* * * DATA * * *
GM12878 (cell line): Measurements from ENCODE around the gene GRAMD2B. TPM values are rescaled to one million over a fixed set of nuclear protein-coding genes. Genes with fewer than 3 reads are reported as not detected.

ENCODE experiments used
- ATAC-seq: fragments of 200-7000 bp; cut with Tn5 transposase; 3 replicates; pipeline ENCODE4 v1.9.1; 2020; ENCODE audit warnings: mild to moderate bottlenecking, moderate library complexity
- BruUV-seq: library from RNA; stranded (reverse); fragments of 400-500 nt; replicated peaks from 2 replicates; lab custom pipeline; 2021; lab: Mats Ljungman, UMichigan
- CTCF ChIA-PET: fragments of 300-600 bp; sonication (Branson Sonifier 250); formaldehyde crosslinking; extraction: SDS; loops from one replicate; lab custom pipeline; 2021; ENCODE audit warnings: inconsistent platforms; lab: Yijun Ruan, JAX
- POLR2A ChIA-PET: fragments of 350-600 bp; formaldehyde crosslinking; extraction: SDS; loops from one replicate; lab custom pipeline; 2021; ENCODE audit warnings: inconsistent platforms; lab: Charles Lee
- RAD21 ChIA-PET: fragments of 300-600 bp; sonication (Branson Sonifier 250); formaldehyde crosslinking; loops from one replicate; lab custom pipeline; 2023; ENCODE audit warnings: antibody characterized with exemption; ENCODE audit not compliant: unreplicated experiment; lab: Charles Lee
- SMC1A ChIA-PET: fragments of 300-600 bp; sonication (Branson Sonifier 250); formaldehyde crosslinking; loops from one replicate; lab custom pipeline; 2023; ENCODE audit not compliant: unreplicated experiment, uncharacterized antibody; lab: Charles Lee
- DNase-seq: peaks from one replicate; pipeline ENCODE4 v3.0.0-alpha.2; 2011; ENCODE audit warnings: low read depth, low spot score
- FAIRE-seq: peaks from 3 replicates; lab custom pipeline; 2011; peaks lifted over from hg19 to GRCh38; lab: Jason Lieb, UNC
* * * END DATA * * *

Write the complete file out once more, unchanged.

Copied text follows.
GM12878 (cell line): Measurements from ENCODE around the gene GRAMD2B. TPM values are rescaled to one million over a fixed set of nuclear protein-coding genes. Genes with fewer than 3 reads are reported as not detected.

ENCODE experiments used
- ATAC-seq: fragments of 200-7000 bp; cut with Tn5 transposase; 3 replicates; pipeline ENCODE4 v1.9.1; 2020; ENCODE audit warnings: mild to moderate bottlenecking, moderate library complexity
- BruUV-seq: library from RNA; stranded (reverse); fragments of 400-500 nt; replicated peaks from 2 replicates; lab custom pipeline; 2021; lab: Mats Ljungman, UMichigan
- CTCF ChIA-PET: fragments of 300-600 bp; sonication (Branson Sonifier 250); formaldehyde crosslinking; extraction: SDS; loops from one replicate; lab custom pipeline; 2021; ENCODE audit warnings: inconsistent platforms; lab: Yijun Ruan, JAX
- POLR2A ChIA-PET: fragments of 350-600 bp; formaldehyde crosslinking; extraction: SDS; loops from one replicate; lab custom pipeline; 2021; ENCODE audit warnings: inconsistent platforms; lab: Charles Lee
- RAD21 ChIA-PET: fragments of 300-600 bp; sonication (Branson Sonifier 250); formaldehyde crosslinking; loops from one replicate; lab custom pipeline; 2023; ENCODE audit warnings: antibody characterized with exemption; ENCODE audit not compliant: unreplicated experiment; lab: Charles Lee
- SMC1A ChIA-PET: fragments of 300-600 bp; sonication (Branson Sonifier 250); formaldehyde crosslinking; loops from one replicate; lab custom pipeline; 2023; ENCODE audit not compliant: unreplicated experiment, uncharacterized antibody; lab: Charles Lee
- DNase-seq: peaks from one replicate; pipeline ENCODE4 v3.0.0-alpha.2; 2011; ENCODE audit warnings: low read depth, low spot score
- FAIRE-seq: peaks from 3 replicates; lab custom pipeline; 2011; peaks lifted over from hg19 to GRCh38; lab: Jason Lieb, UNC